Asteroids have great interest: not only do they preserve information about the earliest times in the pre-Solar nebula, and as a result contain unique minerals, they are also hazards to the Earth (see Chelyabinks) and are the easiest objects to reach with spacecraft. As targets for human exploration, scientific discovery, retrieval to Earth-Moon space and sources of abundant resources both for space and on Earth, asteroids are worth paying attention to. I investigate all aspects of near-Earth asteroids related to hazards, expeditions and especially resources, i.e. asteroid mining. Read more about Martin Elvis: Asteroids
For a long time we have known that our view of the centers of quasars is often blocked by optically thick dusty material - the ‚Äúobscuring torus‚Äù. But to block a large solid angle requires a large height/radius ratio which is hard to achieve with cold matter. Andy Lawrence and I proposed that a thin torus that is twisted through large angles is a natural solution. I am investigating the spectral energy distributions (SEDs) of quasars in SDSS adding near-IR UKIDSS and mid-IR WISE data to see if the predictions of our model hold up. Read more about Martin Elvis: Quasar Spectral Energy Distributions: Twisted Tori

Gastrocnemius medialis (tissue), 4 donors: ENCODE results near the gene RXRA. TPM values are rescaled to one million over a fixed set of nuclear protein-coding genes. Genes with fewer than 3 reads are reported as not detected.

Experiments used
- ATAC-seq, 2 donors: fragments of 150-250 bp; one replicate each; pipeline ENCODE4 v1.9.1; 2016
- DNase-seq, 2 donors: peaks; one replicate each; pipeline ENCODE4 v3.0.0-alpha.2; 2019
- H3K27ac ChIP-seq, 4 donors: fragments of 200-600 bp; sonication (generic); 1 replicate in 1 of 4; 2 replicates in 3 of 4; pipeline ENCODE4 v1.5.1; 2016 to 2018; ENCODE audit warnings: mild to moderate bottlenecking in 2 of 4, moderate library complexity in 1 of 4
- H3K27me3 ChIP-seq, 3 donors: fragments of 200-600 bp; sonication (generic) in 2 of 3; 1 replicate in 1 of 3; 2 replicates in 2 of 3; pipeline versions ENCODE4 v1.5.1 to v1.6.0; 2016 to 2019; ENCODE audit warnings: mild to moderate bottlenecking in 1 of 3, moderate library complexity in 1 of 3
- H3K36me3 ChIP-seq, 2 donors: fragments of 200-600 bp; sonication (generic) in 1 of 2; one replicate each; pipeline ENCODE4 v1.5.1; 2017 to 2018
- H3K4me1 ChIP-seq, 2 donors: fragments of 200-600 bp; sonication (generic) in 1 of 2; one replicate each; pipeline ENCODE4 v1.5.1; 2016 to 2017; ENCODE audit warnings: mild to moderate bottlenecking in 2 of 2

Detection and characterization of exoplanetary atmospheres, with emphasis on developing new observational techniques to study the atmospheres of the Earth-like planets to be discovered by the NASA TESS mission.
Celebrating the Impact of New Ideas and New Discoveries Please join President Faust, Provost Alan Garber, FAS Dean Mike Smith, and GSAS Dean Xiao-Li Meng as the Graduate School of Arts and Sciences celebrates the power of new ideas — and the talent and innovation of the scholars who are generating them.
"The landscape in Chile’s Atacama desert is Martian-like: dry, barren and flanked by volcanoes, and its high altitude and unpolluted skies make it a prime spot for stargazing. It was there, after a full night of such observation — and over a 4 p.m. breakfast — that astronomer Stefan Gillessen found himself in possession of some very special data. His observations showed a cloud of gas being stretched out, or “spaghettified,” about to be ripped apart, as it barreled toward the black hole at the center of our galaxy." Read more about A gas cloud collides with the black hole at the center of our galaxy, and we get to watch